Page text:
COLOMBO (EconomyNext) – A consortium of domestic and foreign investors have made a bid in excess of 5.5 billion rupees for 3.5 million Ceylinco Insurance shares held in a trust which is expected to be dissolved under stock exchange rules, sources familiar with the matter said.
The Ceylinco Insurance Employee Share Ownership Trust (CIESOT) holds 4.57 million shares or a 22.8 percent stake in the insurer.
The consortium has made a bid of around 1,600 rupees per share for 3.57 million shares valuing it around 5.5 billion rupees, sources said. It leaves one million shares or 5 percent of the company to be distributed to workers in kind, sources said.
It was not immediately clear whether the trust would reject or consider the offer.
Ajith Gunawardena, head of Ceylinco’s general insurance unit and a trustee said, all decisions would be taken according to the trust deed, without elaborating. Any dissolution of the trust would also take place according to the trust deed, he said.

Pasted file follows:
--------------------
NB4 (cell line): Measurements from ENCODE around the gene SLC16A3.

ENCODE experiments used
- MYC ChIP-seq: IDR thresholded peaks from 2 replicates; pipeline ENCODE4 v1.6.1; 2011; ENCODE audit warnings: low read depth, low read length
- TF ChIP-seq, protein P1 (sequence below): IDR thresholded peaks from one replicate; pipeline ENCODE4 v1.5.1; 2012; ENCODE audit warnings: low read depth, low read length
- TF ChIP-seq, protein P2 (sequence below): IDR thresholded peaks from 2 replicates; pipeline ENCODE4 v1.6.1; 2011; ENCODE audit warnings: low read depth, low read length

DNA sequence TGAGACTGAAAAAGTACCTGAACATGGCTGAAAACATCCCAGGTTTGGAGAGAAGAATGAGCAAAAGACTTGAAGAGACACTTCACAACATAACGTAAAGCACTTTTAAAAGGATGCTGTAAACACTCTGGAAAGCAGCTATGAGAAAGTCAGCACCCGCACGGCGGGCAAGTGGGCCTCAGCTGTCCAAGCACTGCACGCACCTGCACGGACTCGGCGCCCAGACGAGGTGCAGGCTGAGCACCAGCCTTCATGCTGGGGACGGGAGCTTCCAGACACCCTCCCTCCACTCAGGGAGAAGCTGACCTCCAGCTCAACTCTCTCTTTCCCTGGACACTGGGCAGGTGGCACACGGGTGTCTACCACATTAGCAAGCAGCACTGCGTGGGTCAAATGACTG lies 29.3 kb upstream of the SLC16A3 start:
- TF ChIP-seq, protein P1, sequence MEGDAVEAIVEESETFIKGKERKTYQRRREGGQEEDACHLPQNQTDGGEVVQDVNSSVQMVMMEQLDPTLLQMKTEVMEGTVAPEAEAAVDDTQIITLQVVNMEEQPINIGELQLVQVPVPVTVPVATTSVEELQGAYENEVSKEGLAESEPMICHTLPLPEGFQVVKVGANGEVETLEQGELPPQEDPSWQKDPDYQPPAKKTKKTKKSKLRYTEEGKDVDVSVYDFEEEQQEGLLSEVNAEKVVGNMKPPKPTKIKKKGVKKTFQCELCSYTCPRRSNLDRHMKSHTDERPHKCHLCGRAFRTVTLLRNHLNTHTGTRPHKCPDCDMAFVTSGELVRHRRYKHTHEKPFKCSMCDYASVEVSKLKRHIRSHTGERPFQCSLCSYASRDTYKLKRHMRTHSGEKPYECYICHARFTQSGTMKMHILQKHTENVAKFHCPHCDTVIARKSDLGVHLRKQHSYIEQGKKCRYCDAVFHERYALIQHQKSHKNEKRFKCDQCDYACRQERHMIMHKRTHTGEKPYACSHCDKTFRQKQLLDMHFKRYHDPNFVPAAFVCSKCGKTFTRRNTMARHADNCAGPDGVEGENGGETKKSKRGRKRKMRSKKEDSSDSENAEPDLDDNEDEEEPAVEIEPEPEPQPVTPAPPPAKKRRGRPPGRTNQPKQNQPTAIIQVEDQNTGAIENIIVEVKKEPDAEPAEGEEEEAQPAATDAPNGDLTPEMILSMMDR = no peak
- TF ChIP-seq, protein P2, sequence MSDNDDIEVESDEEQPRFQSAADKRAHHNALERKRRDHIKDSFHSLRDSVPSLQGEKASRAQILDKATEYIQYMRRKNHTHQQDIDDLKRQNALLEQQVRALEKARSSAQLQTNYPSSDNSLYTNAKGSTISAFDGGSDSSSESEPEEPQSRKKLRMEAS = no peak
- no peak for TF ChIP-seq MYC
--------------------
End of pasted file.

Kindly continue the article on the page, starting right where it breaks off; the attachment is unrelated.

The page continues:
Under Sri Lanka’s existing listing rules permanent share trusts for employees are no longer permitted for companies in the Colombo Stock Exchange and new share ownership plans are limited to 5 percent of the total equity at any time.
All legacy plans and trusts have to be dissolved and distributed to the beneficial owners under an allotment plan and any balance sold on the stock exchange and the cash proceeds also distributed.
Several listed companies that had share trusts dissolved them last year, ahead of the deadline, while CIESOT was embroiled in a court battle.
Sri Lanka’s Securities and Exchange Commission declined to comment on any decision they may make on the matter.
The shares of Ceylinco Insurance has drawn investor interest following the collapse of the Ceylinco group, with investors trying to gain control.
Global Rubber Industries (Pvt) Ltd, which holds 22.25 percent of stock and connected shareholders, who do not have board seats, have also gone to court.
Sri Lanka’s Supreme Court in a decision this year determined that CIESOT was a share ownership trust where workers were the beneficial owners, thwarting an attempt by depositors of the collapsed Golden Key Credit Card Company to use the shares to make good the losses.